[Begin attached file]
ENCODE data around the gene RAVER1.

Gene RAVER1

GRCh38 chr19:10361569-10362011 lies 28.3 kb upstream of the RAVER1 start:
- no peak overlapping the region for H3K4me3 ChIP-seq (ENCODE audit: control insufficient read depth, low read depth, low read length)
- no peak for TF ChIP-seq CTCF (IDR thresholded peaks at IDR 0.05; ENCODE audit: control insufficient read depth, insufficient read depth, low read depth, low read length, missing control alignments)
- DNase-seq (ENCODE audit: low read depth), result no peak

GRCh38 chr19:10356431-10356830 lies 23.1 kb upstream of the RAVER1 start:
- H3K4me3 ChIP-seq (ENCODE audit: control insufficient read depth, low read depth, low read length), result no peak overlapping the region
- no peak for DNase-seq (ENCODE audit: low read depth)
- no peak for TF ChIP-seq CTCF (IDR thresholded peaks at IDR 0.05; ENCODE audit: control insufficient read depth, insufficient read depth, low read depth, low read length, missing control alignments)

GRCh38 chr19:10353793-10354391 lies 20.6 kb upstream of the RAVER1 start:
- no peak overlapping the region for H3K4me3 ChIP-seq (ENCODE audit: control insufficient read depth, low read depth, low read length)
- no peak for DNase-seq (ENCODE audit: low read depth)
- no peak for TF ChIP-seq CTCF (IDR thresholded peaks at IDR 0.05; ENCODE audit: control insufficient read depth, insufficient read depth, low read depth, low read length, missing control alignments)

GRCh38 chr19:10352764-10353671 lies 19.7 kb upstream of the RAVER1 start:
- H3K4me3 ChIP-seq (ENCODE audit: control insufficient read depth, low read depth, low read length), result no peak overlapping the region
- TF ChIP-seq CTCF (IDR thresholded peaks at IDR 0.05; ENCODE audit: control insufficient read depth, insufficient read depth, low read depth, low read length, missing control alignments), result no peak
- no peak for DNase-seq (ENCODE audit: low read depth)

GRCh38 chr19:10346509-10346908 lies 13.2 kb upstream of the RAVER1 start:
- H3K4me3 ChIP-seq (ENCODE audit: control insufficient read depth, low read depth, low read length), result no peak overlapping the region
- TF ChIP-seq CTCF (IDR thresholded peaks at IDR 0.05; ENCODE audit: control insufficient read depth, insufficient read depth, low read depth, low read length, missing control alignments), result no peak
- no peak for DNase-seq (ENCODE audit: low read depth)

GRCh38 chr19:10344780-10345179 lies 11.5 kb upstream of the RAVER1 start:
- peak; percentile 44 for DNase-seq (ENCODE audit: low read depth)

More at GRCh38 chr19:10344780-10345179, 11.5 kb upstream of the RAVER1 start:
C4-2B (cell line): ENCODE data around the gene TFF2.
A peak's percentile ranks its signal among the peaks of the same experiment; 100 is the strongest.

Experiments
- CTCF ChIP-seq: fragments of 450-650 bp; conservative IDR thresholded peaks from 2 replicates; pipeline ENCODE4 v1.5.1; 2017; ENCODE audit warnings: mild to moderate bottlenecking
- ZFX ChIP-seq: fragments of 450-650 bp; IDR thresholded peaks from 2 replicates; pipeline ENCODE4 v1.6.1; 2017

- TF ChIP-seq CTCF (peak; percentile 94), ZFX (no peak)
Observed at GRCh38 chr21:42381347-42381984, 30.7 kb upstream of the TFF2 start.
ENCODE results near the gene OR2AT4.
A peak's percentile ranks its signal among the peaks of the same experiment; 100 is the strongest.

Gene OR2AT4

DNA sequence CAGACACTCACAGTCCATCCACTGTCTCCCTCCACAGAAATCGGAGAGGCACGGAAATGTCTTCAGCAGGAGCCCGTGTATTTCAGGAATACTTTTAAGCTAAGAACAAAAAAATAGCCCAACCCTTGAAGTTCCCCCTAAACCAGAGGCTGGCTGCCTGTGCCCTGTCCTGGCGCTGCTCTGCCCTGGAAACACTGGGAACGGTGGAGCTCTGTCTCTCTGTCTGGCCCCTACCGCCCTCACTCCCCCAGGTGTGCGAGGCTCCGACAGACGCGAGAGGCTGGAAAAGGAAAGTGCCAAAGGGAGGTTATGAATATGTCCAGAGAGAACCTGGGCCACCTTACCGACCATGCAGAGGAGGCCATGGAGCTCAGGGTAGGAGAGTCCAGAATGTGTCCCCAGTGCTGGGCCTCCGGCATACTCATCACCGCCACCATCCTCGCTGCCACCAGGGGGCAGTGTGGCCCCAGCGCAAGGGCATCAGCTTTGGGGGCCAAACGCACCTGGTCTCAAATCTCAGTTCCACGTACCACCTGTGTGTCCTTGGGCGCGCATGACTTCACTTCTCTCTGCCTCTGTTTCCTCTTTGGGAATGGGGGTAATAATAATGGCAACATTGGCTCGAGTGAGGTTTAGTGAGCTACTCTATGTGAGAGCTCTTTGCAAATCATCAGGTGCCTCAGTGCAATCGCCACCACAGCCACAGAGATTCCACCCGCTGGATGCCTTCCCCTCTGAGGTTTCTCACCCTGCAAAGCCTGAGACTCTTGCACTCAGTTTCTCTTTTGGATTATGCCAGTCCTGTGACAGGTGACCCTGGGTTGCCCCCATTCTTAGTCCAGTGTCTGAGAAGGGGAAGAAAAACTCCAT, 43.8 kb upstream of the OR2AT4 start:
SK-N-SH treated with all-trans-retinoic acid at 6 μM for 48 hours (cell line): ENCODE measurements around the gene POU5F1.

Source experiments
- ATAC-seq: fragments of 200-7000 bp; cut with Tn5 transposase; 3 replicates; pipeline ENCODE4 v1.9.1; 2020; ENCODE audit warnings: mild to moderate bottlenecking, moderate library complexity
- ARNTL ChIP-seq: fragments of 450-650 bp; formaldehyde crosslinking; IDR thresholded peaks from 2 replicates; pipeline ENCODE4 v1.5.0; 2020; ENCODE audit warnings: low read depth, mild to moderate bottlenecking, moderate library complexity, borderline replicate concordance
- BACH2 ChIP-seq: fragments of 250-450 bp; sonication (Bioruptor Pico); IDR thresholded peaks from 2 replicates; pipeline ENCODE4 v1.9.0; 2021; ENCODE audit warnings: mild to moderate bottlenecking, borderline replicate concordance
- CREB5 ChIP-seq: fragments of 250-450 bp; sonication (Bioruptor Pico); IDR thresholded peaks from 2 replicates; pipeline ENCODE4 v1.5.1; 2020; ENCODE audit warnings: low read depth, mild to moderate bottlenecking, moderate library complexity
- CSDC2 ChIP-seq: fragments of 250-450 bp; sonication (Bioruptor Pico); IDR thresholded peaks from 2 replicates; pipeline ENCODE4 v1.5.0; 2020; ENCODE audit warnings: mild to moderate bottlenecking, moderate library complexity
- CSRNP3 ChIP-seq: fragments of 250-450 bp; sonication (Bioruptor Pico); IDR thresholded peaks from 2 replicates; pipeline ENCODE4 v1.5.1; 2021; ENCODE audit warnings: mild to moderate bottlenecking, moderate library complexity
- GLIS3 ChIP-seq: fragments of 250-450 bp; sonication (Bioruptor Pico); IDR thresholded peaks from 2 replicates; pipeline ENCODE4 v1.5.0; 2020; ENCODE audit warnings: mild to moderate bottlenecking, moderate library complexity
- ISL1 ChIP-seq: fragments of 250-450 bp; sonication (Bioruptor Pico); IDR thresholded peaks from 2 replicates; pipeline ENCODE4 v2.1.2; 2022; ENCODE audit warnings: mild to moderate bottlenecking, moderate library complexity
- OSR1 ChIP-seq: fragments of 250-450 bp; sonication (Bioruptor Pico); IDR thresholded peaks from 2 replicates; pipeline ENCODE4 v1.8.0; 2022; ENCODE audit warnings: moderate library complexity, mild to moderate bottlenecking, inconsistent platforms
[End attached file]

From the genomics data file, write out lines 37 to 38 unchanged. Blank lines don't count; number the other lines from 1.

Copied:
SK-N-SH treated with all-trans-retinoic acid at 6 μM for 48 hours (cell line): ENCODE measurements around the gene POU5F1.

Source experiments